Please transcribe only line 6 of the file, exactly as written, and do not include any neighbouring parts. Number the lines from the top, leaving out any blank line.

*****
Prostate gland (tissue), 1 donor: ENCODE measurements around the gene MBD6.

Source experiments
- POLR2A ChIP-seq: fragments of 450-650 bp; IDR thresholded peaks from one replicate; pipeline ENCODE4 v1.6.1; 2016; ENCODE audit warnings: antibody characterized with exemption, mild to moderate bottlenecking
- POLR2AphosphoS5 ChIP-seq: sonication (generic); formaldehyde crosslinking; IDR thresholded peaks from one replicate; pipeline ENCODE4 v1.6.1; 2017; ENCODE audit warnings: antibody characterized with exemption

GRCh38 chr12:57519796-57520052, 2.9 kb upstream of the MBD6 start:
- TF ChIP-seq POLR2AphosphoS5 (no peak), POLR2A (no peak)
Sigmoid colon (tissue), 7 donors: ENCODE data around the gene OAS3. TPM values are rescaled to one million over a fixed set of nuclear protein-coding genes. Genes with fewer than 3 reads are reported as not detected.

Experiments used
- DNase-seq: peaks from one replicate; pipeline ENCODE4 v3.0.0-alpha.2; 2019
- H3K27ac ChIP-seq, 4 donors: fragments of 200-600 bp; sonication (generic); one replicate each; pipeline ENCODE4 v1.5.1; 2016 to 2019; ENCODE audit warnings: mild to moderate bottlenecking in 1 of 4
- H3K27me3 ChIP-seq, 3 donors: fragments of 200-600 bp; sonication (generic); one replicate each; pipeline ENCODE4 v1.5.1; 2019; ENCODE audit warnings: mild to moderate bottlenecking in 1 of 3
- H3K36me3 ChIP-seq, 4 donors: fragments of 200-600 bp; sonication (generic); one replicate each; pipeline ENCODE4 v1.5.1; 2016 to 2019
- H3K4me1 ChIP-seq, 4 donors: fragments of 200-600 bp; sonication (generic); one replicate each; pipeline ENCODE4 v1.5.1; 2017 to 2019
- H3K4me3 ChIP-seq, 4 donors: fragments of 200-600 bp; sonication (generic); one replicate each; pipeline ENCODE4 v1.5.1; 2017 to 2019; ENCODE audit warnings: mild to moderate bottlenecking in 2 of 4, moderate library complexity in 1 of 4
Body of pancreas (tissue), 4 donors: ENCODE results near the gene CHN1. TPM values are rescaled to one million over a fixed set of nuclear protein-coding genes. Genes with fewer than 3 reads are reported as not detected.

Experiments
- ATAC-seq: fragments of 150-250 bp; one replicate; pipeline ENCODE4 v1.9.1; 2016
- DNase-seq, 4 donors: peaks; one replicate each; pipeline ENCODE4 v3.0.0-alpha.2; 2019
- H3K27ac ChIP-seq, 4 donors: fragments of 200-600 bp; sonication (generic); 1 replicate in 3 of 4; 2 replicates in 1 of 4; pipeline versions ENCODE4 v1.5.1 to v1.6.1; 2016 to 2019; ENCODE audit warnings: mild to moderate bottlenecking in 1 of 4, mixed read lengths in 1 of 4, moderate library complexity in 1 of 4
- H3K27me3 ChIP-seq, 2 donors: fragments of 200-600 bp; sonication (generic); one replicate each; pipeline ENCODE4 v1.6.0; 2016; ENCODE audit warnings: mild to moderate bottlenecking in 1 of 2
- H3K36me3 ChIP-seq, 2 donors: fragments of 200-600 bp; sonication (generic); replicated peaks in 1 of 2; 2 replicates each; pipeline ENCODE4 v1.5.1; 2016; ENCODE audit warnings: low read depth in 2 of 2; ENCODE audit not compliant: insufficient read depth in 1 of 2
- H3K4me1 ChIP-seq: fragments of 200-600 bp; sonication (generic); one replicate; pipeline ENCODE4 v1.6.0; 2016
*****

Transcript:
- TF ChIP-seq POLR2AphosphoS5 (no peak), POLR2A (no peak)